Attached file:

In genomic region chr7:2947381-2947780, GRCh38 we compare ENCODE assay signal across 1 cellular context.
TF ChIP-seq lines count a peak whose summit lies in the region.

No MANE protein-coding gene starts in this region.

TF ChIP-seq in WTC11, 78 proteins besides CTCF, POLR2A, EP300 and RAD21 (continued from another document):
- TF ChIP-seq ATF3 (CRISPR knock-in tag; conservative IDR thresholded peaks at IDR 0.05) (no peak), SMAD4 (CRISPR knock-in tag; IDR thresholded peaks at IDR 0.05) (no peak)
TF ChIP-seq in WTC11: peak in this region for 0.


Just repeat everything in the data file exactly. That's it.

In genomic region chr7:2947381-2947780, GRCh38 we compare ENCODE assay signal across 1 cellular context.
TF ChIP-seq lines count a peak whose summit lies in the region.

No MANE protein-coding gene starts in this region.

TF ChIP-seq in WTC11, 78 proteins besides CTCF, POLR2A, EP300 and RAD21 (continued from another document):
- TF ChIP-seq ATF3 (CRISPR knock-in tag; conservative IDR thresholded peaks at IDR 0.05) (no peak), SMAD4 (CRISPR knock-in tag; IDR thresholded peaks at IDR 0.05) (no peak)
TF ChIP-seq in WTC11: peak in this region for 0.